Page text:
Ringing recoveries have allowed us to establish the age when Gyr Falcons reach sexual maturity in the case of four Gyr Falcons in Iceland: two males were recovered breeding at the age of four and two females were recovered aged two and three3. This is therefore the fifth known record. As far as I know there is one other similar record from Norway, where a male was found breeding at the age of three4. The general rule among raptors is that females reach sexual maturity earlier than males5. The dispersal of breeding birds also varies according to sex; males tend to settle closer to their natal territory than females5. The evolutionary explanation for this is that it reduces the likelihood of in-breeding and its inherent dangers. We have information on the natal territories of 12 territorial Gyr Falcons from Iceland, including Oedipus6 and one from Norway. These data correspond to what we know about other raptors, that males tend not to go as far from their natal territory as females. The average distance from the natal territory to the territory occupied when adult among seven male Gyr Falcons in Iceland is 17.8 km (range 0-24.8 km) and the Norwegian male set up territory 9.2 km from where he hatched. Data from five Icelandic females give an average of 52.8 km (range 20.3-84.4 km).

The behaviour of Gyr Falcon 123537, or Oedipus Rex as he has become known, conforms to what we already know about the life cycle of Gyr Falcons. As with other males, when he reaches sexual maturity he returns to establish a territory close to where he grew up. This is the first Gyr Falcon we know of which has gone all the way back to where it hatched and in this bird’s case he found his mother already there. Gyr Falcons are long-lived; the oldest ringed Gyr Falcon in Iceland was 17 years old, so there must always be some chance that the parents will one day be faced with the sight of a returning son, ready to take over the territory with all its benefits.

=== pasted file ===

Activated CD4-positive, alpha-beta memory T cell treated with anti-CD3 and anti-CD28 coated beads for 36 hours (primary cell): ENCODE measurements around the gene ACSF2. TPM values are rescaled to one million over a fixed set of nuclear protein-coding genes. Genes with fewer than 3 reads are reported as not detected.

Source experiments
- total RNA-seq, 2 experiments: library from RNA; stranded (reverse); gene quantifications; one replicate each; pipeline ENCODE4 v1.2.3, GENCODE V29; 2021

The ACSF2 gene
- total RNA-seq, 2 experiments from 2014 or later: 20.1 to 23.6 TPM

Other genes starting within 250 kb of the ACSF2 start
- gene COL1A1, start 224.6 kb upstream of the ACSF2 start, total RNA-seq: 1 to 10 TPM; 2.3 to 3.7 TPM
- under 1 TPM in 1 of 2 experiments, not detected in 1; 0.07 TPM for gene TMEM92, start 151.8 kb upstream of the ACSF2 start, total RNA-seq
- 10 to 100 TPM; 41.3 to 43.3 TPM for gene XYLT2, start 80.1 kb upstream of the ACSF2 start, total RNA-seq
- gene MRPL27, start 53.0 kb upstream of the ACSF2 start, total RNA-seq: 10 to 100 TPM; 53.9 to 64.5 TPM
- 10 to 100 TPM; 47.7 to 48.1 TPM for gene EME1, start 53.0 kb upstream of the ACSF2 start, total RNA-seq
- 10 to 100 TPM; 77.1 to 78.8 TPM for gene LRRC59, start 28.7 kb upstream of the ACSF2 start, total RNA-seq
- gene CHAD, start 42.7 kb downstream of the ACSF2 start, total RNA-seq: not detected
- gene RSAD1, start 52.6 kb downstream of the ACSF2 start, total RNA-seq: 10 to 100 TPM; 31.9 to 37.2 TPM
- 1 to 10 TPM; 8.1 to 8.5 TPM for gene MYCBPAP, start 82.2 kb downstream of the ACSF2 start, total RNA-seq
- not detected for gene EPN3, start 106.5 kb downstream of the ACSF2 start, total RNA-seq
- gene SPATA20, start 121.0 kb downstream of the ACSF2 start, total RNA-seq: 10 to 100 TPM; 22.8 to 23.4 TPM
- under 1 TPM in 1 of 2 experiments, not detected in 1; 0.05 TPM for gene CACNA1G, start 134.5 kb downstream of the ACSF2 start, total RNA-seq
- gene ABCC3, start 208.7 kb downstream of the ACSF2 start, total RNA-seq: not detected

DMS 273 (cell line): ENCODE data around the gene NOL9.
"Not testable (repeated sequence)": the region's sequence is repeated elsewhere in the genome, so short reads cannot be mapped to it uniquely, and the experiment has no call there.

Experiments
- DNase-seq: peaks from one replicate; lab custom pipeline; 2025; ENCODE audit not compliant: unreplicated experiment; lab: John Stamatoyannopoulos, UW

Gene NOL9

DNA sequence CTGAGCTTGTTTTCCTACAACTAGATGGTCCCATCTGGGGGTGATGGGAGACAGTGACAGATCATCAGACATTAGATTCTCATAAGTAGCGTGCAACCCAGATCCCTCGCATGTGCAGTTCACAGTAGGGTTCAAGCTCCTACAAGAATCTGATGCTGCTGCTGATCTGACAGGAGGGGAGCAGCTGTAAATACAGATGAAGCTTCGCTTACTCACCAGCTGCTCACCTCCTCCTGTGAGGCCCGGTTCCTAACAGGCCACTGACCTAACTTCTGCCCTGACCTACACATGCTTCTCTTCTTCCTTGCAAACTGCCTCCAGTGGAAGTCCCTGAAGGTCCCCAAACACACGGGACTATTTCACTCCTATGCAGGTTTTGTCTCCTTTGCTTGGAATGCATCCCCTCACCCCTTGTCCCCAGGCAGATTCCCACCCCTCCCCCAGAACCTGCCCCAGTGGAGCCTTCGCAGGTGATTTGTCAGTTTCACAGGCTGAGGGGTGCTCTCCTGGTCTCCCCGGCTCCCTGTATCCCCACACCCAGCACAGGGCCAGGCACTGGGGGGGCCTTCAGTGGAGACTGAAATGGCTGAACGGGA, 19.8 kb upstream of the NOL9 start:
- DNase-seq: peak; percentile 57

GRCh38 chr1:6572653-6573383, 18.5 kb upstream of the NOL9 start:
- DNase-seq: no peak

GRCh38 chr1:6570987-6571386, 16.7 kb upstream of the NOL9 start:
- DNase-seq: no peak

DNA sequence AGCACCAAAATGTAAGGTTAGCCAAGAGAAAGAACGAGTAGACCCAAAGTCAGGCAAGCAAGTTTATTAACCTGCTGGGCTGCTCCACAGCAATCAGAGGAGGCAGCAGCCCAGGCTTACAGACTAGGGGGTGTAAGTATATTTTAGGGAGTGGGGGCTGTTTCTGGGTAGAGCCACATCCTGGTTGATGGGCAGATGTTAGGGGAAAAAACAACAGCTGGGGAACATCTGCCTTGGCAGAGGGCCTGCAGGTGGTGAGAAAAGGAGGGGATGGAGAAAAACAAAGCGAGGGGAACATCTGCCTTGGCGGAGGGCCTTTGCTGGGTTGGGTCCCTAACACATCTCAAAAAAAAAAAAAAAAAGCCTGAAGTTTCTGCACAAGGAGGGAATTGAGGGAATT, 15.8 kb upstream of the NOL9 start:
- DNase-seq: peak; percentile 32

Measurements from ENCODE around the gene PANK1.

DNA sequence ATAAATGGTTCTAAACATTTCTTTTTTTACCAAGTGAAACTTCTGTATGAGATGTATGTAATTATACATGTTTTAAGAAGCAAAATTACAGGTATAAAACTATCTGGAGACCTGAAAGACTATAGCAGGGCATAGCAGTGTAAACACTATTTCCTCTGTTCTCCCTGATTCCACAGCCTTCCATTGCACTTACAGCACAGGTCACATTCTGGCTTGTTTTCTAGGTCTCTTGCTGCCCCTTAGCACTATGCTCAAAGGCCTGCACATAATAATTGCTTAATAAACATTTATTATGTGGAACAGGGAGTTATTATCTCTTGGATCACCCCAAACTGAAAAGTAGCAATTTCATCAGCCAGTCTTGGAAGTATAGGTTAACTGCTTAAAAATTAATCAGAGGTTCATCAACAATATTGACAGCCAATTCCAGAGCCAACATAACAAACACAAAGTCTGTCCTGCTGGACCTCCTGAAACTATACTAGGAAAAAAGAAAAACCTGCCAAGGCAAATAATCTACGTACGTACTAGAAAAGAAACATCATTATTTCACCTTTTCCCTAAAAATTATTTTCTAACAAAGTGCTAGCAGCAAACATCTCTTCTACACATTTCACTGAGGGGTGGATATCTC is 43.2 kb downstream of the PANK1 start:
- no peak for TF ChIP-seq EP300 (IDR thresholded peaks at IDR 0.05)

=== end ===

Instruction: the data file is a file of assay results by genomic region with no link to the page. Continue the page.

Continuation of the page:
1 Skúli Mogensen 1935. Lýsing Gullbringu og Kjósarsýslu. Landnám Ingólfs, l. 1
2 Ólafur K. Nielsen 1999. Gyrfalcon predation on ptarmigan: numerical and functional responses. Journal of Animal Ecology 68: 1034_1050
3 Ólafur K. Nielsen 1991. Kynþroskaaldur og átthagatrggyð fálka. Náttúrufræðingurinn 60: 135_143.
4 Tommeraas, P.J. 2005. Hvor gammel er jaktfalken når den begynner å hekke? Våre rovdyr 19: 96_100.
5 Newton I. 1979. Population ecology of raptors. Berkhamstead: T & AD Poyser
6 Náttúrufræðistofnun Íslands, unpublished data